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A Lesson From My Grandmother MAG
My grandmother rocked back and forth on her chair, humming as she looked out at the rain. A small folding table was beside her. The blue dragon on the white tea pot glared at me as a cloud of steam drifted toward the ceiling. Two matching teacups were placed side by side on saucers, next to a plate of sugar cubes and rice cakes.
"Ah-po? Grandmother? What are you doing?" I asked as I poked my head in.
"So-Kim," she greeted me in her Taishanese accent. She motioned to sit on the stool beside her. "I was just thinking. I have been waiting for you. Have some rice cakes."
She poured green tea into my cup. "Look, you have good luck. The steam from your cup is rising straight up." She added five sugar cubes and a dash of milk. "How was school, my granddaughter?" Her hands shook as she took a sip from her cup. She drank her tea plain: no sugar, no milk.
"Ah-po? Why do I have to go to school? It's so boring." I reached for a rice cake.
"If you stayed home all day, you would drive your poor mother crazy."
"Did you like school when you were young?" I reached for another rice cake.
"Most of it I did." Ah-po stood up, went to her dresser and pulled out a small red book tied with a ribbon. She untied the it and handed it to me. The pages were crinkled and yellow. "What are these funny shapes?" I pointed at the odd lines.
My grandmother laughed. "So-Kim, silly, these are Chinese characters. This was my journal when I was little."
"Ah-po, Ah-po, please tell me what it says. Tell me about the olden times."
My grandmother laughed again. She seemed so young, her eyes sparkling and her wrinkles disappearing "The olden times were not that long ago."
She paused as she lit the jasmine candle on the table. The smell filled the far corners of the room. I took a deep breath. This was the way my grandmother smelled: sweet, strong, and wise. My grandmother took a sip of tea before she closed her eyes and began her story.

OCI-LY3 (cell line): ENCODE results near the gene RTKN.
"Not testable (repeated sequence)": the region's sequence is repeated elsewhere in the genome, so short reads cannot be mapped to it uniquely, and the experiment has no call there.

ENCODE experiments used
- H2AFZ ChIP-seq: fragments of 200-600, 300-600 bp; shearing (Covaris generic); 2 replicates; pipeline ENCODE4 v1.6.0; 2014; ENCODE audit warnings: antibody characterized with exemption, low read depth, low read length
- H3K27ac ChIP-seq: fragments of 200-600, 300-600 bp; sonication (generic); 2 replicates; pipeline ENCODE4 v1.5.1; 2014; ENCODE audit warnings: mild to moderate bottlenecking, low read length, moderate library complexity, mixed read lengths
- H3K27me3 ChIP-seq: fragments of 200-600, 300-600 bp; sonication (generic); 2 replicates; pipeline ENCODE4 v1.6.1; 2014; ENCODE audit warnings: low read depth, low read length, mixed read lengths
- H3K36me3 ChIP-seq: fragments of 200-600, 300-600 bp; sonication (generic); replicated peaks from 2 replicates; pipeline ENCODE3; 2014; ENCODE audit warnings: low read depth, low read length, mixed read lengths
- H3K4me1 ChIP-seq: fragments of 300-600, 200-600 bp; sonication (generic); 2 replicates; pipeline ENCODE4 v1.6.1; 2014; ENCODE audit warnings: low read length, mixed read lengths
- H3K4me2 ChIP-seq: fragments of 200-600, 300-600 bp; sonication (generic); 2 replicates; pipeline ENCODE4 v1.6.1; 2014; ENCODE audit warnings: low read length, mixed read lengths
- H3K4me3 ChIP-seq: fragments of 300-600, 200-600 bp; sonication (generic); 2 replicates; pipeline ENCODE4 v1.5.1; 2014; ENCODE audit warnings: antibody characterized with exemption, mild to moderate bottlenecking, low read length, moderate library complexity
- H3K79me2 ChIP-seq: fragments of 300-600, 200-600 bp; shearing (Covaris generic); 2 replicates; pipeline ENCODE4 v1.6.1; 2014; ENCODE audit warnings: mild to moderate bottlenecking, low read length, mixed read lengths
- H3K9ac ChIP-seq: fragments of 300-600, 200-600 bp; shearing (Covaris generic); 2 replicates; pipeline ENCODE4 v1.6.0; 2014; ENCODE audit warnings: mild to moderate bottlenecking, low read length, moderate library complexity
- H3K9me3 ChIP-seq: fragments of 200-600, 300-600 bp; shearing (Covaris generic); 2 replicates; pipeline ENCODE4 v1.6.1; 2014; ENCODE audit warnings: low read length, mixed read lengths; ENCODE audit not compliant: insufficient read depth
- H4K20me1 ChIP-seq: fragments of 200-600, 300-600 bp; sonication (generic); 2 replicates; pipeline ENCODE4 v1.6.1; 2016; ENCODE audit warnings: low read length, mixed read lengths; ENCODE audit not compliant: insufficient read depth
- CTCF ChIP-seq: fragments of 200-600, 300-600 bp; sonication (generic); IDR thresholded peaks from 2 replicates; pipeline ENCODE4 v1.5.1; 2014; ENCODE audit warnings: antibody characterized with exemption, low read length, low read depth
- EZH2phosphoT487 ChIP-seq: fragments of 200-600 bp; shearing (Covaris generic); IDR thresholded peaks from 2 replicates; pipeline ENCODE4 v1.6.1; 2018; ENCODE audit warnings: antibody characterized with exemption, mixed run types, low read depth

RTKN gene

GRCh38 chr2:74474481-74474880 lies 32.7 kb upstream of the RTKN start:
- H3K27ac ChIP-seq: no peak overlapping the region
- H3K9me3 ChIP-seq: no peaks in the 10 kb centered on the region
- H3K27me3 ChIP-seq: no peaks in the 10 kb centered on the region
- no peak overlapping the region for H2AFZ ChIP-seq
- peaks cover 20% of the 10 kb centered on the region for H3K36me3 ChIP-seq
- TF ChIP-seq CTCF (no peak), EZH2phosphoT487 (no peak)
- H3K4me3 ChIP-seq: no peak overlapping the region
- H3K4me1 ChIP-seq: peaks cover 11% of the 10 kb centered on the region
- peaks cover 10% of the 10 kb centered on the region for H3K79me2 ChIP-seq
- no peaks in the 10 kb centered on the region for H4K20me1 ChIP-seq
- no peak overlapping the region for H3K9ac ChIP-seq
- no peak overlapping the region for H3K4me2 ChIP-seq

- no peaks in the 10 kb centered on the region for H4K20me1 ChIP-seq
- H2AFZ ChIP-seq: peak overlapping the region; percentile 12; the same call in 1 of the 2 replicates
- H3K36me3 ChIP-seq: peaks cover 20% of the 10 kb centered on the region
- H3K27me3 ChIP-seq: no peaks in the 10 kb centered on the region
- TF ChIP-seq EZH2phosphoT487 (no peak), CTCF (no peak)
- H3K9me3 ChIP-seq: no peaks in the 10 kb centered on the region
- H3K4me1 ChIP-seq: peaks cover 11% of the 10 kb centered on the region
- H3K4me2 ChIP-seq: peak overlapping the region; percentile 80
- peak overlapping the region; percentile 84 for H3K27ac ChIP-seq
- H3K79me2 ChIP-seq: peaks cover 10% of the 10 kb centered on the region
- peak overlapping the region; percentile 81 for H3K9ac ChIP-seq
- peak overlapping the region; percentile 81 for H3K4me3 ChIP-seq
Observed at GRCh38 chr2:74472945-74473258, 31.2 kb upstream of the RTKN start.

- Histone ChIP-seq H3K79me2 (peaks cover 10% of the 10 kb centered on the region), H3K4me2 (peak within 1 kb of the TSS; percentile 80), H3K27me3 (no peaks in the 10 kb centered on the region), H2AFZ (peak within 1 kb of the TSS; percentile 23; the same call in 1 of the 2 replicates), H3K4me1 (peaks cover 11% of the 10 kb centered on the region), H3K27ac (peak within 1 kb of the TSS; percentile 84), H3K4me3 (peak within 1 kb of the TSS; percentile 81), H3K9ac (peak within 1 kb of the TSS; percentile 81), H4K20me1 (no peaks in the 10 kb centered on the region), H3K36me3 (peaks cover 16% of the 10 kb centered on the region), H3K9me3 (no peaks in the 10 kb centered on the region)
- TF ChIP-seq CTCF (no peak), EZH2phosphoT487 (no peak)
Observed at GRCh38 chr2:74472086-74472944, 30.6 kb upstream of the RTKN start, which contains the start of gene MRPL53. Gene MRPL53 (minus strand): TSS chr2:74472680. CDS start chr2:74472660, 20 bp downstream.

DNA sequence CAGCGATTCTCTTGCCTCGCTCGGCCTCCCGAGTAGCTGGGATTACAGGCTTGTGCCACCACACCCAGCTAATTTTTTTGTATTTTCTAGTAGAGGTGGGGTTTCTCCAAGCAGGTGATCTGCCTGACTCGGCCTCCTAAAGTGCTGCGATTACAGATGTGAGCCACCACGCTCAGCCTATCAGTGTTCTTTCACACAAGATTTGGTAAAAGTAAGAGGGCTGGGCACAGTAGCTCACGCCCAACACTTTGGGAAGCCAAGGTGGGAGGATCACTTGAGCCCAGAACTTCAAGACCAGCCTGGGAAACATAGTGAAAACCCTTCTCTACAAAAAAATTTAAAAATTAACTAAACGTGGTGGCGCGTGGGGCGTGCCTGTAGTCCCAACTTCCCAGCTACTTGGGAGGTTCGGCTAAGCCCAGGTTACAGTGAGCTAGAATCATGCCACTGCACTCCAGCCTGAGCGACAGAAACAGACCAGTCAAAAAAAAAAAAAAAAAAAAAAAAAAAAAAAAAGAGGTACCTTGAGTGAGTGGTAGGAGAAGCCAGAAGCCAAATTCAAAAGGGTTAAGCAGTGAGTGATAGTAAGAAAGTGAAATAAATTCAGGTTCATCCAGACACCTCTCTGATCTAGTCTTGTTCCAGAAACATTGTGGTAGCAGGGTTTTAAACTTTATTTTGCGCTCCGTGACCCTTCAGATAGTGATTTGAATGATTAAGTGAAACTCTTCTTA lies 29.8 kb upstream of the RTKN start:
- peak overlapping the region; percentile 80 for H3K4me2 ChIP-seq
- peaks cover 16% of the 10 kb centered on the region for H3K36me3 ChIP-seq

"I was born in a small village in Taishan county. Most of the people were either fishermen or farmers. My father was a farmer, as was his father and his father before him. Sometimes, your great-grandfather would take a wagon full of vegetables to the city market, where he heard of the Great Golden Mountains. His head was full of ideas about America, freedom and opportunity.
"AWhen I was eight, we boarded a boat for California. My mother was sad to leave. The only thing she brought was this tea set, which she carried on her lap. This is the only thing I have left of my mother.
"The food on the boat was terrible, cheap cabbage and rotten meat. A lot of people didn't make it. I was one of the lucky ones.
"We moved in with my Uncle Chang. I didn't have any brothers or sisters, but Uncle Chang had five children, four boys and a girl. Mei-Mei was the closest to my age, two months older. She was the one who taught me how to make rice cakes and sweet cakes for the New Year celebration.
"It was hard for my father to find a job. We didn't have a lot of money. In fact, I only had two dresses, both blue, one for school and the other for home.
"My teacher had a terrible time with my name, Xian Sheng. My classmates would giggle everytime she called me "Sand-Sand." I did not speak English, so I had a terrible time in school. I would dread waking up in the morning, but my mother made me go every day. My mother always said AYou don't want them to think our people are lazy and stupid, do you? You go to school and learn English, then show them how smart you are.'
"Once, when I was walking home from school with Mei-Mei, a group of children followed us. When we walked faster, they walked faster. When we turned a corner, they did, too. They taunted us with shouts of AChink' and made AChinky eyes' at us. They tugged at my braids and spit in my face. I ran home angry and crying. My mother hugged me and gave me hot tea. She explained that people are afraid of anything different. AYou have to get a good education if you want to succeed. That's how you can get back at them.' Your greatgrandmother was wise woman.
"That's why education is so important to me. That's why I want you to have a good education. You have it lucky, my So-Kim. You live in a more accepting time."
My grandmother stopped speaking and we looked outside. The rain had stopped and the sun was out. The rice cakes were gone, the once-steaming tea pot was cold.
I looked at my grandmother. She looked so peaceful, her eyes closed and snoring slightly. I closed her journal and placed it back in her dresser. Then, I quietly closed her bedroom door. Our special time together for today was over. 1